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swine flu

New Swine Flu Study Raises Alarming Historical Parallels

July 15, 2009 07:00 AM
by Jill Marcellus
After months of uncertainty over swine flu’s nature, a new study reveals that it’s a virulent class apart from seasonal flu and potentially more akin to the 1918 Spanish influenza.

Study Emphasizes H1N1 Severity

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Researchers from the University of Wisconsin have determined that swine flu, technically known as the H1N1 virus, is “more severe than ordinary winter flu” and “different from seasonal influenza,” the Associated Press reports.

The researchers studied the internal effects of swine flu on a host of animals, including ferrets, mice and monkeys. Although seasonal flu mainly affects the nose and throat, swine flu fiercely attacked the lungs and the whole respiratory system, even causing lesions. Monkeys with H1N1 showed levels of virus that were at least double that of monkeys infected with seasonal flu.

One of swine flu’s particularly troubling aspects, reminiscent of 1918, has been its young, otherwise healthy victims. Only 1 percent of swine flu cases occurred in people over 65, according to a study reported by The Economist, but seasonal flu kills thousands of elderly people in the U.S. each year.

Now, researchers report that survivors of the 1918 pandemic are apparently immune to H1N1. According to the journal Nature, “on the basis of DNA sequence alone, the two viruses are not strikingly similar. But it is still possible that the immune response elicited by one virus can offer protection against the other.”

Unfortunately, exposure to the viruses of the 1920s and 1950s wasn’t “enough to elicit these antibodies,” Nature reported.

Yoshishiro Kawaoka, the lead author of the study, insists that swine flu hasn’t reached the severity of the 1918 pandemic. Experts who spoke to Nature, however, worry that the virus could intensify over time.

Background: The pandemic panic

Caused by type A influenza, the H1N1 virus is a respiratory disease of pigs that rarely occurs in humans, but is currently spreading through human-to-human contact. In June, the World Health Organization raised the H1N1 virus alert level to a pandemic, but cautioned that the announcement reflects the flu’s global reach, not its deadliness. On June 26, Dr. Anne Schuchat of the Centers for Disease Control and Prevention announced that the CDC estimates there have been at least 1 million cases of swine flu in the United States; reported cases at that time were less than 30,000.

Misinformation about swine flu has spread as widely as the virus itself, partly due to the many mysteries still surrounding the outbreak. The WHO attributes some of the confusion to the term “swine flu,” which it has stopped using in order to protect pigs. In the mistaken belief that swine flu could spread through pigs or pig products, Egyptians slaughtered thousands of pigs, while China, Russia and Ukraine, among others, banned pork from Mexico, where the outbreak is believed to have originated. Afghanistan, meanwhile, has finally released its only pig from quarantine, Reuters reports.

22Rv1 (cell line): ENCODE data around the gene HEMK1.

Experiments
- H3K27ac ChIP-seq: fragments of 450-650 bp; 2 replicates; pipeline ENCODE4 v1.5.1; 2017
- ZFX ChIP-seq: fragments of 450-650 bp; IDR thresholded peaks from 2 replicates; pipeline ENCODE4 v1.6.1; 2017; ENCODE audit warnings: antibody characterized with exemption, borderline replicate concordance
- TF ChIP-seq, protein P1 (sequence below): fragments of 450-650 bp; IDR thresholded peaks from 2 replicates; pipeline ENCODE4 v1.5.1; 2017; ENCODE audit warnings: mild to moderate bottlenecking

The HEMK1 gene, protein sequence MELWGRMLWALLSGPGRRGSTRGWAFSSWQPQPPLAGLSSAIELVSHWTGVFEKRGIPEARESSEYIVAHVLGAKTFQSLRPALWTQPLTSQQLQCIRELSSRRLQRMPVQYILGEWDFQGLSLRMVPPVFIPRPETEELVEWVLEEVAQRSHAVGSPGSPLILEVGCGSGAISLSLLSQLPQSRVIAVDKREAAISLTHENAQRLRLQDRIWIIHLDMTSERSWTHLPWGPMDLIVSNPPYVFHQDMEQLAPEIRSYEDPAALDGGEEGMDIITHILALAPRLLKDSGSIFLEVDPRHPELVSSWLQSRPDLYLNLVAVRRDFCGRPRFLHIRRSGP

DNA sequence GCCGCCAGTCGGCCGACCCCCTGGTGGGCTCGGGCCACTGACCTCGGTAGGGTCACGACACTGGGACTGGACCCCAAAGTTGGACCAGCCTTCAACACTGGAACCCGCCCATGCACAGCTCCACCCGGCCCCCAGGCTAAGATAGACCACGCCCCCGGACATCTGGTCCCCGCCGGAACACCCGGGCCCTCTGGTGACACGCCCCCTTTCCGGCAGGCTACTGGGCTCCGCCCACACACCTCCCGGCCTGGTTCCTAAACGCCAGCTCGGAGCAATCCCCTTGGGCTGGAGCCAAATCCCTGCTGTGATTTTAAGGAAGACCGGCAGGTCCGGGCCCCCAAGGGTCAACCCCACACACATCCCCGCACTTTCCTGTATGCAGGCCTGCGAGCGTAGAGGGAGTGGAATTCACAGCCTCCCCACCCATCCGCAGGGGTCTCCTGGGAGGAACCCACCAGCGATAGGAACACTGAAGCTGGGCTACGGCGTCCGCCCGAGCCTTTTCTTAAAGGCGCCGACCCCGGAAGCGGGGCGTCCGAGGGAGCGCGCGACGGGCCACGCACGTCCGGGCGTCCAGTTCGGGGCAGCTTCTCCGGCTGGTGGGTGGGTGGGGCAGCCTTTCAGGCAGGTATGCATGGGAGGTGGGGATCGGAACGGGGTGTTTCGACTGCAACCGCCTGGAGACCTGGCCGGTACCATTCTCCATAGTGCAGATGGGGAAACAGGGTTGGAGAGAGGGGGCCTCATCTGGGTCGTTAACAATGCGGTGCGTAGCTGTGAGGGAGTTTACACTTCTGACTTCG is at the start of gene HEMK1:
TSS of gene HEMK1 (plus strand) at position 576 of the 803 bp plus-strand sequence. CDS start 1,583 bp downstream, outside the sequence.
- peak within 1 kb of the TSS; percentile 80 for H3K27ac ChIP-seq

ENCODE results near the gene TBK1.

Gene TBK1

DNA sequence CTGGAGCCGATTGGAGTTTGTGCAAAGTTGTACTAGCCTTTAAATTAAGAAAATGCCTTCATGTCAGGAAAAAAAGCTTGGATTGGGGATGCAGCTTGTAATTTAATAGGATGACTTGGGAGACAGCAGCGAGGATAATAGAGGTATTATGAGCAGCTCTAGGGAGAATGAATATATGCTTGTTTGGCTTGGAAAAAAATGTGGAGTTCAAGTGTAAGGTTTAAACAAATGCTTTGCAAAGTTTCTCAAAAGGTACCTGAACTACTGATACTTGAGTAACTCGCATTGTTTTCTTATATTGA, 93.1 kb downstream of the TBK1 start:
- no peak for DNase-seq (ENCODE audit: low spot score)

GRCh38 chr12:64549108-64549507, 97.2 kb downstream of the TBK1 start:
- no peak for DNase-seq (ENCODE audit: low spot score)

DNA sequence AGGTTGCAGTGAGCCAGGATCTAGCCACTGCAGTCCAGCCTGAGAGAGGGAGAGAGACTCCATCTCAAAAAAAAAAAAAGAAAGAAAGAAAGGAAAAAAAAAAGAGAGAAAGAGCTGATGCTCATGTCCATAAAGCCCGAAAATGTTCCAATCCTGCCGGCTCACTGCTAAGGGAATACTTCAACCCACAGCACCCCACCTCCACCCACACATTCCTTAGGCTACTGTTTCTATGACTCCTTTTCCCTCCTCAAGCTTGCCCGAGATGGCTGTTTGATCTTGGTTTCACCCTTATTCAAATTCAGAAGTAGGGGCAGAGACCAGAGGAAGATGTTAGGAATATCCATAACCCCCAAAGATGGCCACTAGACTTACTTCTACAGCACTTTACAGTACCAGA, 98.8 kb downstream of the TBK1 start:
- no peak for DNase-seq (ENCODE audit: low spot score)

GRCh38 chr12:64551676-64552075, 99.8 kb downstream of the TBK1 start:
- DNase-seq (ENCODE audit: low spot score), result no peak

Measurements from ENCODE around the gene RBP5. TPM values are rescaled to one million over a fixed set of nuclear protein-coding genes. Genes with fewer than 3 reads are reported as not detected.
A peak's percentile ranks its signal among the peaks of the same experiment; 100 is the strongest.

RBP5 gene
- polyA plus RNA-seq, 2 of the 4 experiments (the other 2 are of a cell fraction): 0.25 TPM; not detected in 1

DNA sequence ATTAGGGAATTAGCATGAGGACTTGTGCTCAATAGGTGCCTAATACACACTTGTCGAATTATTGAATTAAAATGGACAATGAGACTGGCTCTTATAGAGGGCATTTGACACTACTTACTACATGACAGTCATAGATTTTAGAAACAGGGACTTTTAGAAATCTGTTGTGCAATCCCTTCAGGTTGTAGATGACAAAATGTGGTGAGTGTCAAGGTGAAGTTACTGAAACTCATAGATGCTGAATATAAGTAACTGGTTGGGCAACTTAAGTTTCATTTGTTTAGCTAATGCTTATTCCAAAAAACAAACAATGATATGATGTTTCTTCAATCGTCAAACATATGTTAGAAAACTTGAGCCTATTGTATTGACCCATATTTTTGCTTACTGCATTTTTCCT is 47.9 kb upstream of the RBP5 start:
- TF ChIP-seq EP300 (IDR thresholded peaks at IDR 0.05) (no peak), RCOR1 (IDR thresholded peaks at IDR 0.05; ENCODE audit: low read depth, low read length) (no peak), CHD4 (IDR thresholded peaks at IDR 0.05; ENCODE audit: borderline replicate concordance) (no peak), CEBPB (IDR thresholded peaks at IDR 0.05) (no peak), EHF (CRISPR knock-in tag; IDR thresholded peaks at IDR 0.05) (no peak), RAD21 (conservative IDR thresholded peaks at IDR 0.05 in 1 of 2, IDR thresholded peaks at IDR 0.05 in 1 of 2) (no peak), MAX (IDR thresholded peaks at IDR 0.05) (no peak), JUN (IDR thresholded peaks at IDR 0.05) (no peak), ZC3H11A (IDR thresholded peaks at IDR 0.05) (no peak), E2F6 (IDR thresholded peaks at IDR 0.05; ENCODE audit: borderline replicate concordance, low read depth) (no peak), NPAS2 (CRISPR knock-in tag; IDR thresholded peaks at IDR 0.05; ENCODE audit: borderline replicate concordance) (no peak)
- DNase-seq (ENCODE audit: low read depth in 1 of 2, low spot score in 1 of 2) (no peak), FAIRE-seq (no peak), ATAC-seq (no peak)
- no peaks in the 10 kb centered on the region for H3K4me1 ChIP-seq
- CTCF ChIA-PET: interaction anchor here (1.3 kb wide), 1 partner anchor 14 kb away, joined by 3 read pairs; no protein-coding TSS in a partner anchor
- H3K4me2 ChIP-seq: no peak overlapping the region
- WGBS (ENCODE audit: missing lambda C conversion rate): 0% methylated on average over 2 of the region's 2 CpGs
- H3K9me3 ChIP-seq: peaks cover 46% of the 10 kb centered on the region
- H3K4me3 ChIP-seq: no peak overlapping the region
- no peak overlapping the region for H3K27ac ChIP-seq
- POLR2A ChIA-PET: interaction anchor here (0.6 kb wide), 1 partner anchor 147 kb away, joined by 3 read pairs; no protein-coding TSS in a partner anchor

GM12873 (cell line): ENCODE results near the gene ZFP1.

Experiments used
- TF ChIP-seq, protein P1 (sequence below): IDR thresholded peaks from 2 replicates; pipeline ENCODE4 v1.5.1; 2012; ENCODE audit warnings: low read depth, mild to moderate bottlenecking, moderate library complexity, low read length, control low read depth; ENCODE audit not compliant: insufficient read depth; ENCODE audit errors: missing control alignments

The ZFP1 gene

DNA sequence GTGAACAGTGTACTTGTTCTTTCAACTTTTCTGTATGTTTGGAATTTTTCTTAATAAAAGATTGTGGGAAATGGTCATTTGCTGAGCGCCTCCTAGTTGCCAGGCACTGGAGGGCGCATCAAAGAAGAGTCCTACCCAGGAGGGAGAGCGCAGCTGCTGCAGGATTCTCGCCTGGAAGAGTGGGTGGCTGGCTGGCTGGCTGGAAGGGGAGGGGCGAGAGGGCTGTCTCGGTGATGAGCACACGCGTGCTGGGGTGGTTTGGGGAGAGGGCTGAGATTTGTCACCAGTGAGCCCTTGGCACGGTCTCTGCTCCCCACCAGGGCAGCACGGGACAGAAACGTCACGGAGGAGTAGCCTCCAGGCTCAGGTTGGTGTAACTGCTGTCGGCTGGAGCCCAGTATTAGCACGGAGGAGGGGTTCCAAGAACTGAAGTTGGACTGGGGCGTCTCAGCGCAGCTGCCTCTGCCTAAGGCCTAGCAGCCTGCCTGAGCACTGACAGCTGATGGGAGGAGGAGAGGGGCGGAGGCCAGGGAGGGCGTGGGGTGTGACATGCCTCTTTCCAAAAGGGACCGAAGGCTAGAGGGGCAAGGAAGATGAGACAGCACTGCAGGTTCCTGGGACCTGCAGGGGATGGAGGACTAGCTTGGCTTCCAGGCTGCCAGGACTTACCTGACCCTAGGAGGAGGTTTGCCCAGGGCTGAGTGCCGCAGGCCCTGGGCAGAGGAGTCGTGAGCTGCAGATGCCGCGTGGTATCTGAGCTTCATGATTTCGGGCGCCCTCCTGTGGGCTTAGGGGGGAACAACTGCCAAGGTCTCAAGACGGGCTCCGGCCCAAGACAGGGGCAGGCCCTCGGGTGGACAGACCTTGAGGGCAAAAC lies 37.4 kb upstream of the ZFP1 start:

Historical Context: 1918 pandemic or 1976 scare?

The shadow of 1918 looms behind President Obama’s warnings of a potentially “significant outbreak” this fall, despite declining media and public concern. As late as spring 1918, a Spanish wire service declared the epidemic “of a mild nature,” according to PBS. Come autumn, that “mild” flu became a global pandemic, ultimately killing an estimated 20 to 50 million people.

Not much was known about the epidemic at the time, and there was little doctors could do. Mysteries still remain, but researchers partly attribute the deadliness of the 1918 influenza to its origins, spreading first from birds to pigs, and then to humans, The New York Times reported in 1997.

The virus of 1976, however, provides a less threatening counterpoint. One person died in that first major outbreak of swine flu among 500 soldiers at Fort Dix, N.J., but an epidemic never developed. Many remember the event as more of a public relations disaster, rather than a health disaster: The government instituted a federal vaccination program that was stopped after it caused serious complications in hundreds of people. 

Reference: Swine flu resources

The U.S. Health and Human Services Department has set up a Web site, Flu.gov, where people can find general information, as well as the latest swine flu developments. For more background, see findingDulcinea’s “5 Sites for Understanding the Swine Flu (H1N1 Influenza A) Pandemic.”
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